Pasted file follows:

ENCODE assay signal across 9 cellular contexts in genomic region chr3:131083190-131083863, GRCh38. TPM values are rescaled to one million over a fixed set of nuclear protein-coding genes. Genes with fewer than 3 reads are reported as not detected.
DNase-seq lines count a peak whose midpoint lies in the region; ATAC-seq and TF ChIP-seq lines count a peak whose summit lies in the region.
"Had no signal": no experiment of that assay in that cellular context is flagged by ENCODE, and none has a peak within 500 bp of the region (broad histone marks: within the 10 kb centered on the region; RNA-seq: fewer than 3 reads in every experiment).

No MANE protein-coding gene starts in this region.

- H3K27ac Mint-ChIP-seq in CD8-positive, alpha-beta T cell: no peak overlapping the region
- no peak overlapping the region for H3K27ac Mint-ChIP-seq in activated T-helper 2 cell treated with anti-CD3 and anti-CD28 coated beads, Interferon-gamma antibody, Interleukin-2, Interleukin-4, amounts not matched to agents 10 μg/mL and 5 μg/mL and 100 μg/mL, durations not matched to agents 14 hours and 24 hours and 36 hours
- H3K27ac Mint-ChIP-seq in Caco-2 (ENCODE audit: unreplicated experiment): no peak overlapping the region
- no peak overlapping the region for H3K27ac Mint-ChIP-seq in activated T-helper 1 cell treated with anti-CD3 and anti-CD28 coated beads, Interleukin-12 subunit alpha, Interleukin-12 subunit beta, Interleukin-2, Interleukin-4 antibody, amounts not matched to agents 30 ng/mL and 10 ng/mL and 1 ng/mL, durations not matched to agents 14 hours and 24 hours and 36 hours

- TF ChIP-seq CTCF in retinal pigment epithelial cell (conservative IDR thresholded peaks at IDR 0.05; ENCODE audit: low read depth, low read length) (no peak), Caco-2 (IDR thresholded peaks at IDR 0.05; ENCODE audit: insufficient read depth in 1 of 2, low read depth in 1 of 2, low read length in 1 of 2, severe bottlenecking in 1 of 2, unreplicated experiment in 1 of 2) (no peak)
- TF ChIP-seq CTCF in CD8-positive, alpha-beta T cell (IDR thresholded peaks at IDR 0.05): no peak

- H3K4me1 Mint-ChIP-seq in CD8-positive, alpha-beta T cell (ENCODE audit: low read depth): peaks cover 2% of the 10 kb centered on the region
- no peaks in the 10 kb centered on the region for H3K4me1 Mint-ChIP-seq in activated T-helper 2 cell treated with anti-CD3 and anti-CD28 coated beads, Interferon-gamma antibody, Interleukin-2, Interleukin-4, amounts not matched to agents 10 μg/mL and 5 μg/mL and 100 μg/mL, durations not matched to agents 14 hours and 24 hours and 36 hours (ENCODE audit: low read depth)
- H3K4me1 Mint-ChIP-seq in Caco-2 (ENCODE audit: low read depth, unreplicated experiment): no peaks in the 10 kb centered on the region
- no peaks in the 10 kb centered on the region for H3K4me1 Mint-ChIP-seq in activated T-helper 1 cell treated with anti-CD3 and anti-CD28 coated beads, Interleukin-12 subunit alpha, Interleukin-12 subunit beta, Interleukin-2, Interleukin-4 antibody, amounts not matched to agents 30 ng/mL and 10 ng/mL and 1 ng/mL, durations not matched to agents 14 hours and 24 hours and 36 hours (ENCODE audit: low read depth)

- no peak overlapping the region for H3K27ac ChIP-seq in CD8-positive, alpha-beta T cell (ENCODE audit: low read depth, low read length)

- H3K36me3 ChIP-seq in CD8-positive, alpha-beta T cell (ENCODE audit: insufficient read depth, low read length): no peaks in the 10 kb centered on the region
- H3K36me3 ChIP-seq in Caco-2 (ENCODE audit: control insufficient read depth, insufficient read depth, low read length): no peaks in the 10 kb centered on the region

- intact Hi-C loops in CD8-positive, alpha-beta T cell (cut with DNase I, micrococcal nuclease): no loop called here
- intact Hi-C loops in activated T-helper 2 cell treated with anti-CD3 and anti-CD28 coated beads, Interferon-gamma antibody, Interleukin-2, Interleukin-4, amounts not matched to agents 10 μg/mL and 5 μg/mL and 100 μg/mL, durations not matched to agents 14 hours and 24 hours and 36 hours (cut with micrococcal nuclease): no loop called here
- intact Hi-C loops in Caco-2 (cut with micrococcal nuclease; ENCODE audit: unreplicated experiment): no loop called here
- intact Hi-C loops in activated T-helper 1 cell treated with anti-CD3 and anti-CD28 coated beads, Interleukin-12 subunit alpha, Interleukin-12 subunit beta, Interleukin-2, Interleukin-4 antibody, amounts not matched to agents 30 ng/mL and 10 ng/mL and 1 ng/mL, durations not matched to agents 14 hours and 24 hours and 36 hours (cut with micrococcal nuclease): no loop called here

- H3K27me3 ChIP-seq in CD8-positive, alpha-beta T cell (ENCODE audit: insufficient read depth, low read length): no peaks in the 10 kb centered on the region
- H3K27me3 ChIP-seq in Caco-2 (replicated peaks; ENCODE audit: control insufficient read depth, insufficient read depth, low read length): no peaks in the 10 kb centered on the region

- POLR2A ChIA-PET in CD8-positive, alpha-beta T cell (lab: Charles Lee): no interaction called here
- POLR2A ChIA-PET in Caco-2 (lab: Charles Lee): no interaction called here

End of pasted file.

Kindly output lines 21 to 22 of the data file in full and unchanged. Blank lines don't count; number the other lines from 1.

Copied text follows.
- intact Hi-C loops in activated T-helper 1 cell treated with anti-CD3 and anti-CD28 coated beads, Interleukin-12 subunit alpha, Interleukin-12 subunit beta, Interleukin-2, Interleukin-4 antibody, amounts not matched to agents 30 ng/mL and 10 ng/mL and 1 ng/mL, durations not matched to agents 14 hours and 24 hours and 36 hours (cut with micrococcal nuclease): no loop called here

- H3K27me3 ChIP-seq in CD8-positive, alpha-beta T cell (ENCODE audit: insufficient read depth, low read length): no peaks in the 10 kb centered on the region